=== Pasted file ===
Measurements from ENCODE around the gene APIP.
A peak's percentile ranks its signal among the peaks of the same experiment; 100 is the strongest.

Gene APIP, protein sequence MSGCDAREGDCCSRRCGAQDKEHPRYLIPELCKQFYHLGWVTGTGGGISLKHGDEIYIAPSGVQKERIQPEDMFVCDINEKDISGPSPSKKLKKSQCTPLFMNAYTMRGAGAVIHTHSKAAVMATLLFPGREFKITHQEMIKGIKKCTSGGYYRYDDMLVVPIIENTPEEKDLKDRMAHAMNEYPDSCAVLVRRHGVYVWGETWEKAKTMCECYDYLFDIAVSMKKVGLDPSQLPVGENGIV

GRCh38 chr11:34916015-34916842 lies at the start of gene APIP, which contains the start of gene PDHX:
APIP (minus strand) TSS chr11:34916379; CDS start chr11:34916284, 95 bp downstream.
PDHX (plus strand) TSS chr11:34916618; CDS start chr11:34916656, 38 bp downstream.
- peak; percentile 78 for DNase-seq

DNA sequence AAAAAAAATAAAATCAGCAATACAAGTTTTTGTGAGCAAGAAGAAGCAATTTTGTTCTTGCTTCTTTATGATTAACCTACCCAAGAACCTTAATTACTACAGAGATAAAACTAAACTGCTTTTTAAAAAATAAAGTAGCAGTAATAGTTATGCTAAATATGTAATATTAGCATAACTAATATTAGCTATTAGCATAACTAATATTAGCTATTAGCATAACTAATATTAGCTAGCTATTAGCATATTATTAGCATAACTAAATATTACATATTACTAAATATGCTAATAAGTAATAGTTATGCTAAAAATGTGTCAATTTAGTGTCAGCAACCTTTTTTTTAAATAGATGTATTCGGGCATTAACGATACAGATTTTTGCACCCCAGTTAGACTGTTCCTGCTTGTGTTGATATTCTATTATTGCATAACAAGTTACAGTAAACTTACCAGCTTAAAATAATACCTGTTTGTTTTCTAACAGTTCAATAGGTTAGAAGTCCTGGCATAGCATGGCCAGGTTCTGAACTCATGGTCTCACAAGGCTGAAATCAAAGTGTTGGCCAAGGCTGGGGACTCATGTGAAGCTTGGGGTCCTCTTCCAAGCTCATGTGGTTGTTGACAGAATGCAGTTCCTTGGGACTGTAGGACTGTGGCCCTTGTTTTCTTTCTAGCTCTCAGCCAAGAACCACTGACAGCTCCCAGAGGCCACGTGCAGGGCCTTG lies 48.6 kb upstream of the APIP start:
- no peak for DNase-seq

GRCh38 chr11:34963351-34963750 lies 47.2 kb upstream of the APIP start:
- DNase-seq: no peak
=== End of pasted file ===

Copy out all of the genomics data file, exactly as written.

Measurements from ENCODE around the gene APIP.
A peak's percentile ranks its signal among the peaks of the same experiment; 100 is the strongest.

Gene APIP, protein sequence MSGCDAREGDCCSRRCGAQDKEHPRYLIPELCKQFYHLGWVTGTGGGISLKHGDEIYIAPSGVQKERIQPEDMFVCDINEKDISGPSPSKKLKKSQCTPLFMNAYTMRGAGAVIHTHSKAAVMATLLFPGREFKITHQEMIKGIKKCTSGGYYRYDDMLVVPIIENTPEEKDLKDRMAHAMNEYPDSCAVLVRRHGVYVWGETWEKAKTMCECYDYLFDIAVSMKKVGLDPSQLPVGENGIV

GRCh38 chr11:34916015-34916842 lies at the start of gene APIP, which contains the start of gene PDHX:
APIP (minus strand) TSS chr11:34916379; CDS start chr11:34916284, 95 bp downstream.
PDHX (plus strand) TSS chr11:34916618; CDS start chr11:34916656, 38 bp downstream.
- peak; percentile 78 for DNase-seq

DNA sequence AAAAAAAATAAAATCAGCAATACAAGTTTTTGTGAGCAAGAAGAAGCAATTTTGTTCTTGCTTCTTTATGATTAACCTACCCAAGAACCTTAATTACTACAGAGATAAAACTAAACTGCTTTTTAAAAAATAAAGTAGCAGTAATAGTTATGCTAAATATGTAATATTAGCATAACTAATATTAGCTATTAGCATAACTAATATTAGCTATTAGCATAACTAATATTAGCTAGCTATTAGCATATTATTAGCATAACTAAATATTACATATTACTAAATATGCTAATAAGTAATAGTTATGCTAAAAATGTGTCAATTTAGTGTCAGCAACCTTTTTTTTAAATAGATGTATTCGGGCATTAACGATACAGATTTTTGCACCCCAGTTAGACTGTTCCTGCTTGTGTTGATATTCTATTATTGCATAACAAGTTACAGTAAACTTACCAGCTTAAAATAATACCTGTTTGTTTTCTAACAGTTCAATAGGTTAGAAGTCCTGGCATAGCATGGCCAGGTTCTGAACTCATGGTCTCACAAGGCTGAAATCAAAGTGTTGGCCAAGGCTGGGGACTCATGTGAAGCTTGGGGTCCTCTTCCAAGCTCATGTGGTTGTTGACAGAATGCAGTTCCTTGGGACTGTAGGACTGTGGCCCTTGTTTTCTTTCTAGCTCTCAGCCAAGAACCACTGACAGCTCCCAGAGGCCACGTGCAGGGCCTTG lies 48.6 kb upstream of the APIP start:
- no peak for DNase-seq

GRCh38 chr11:34963351-34963750 lies 47.2 kb upstream of the APIP start:
- DNase-seq: no peak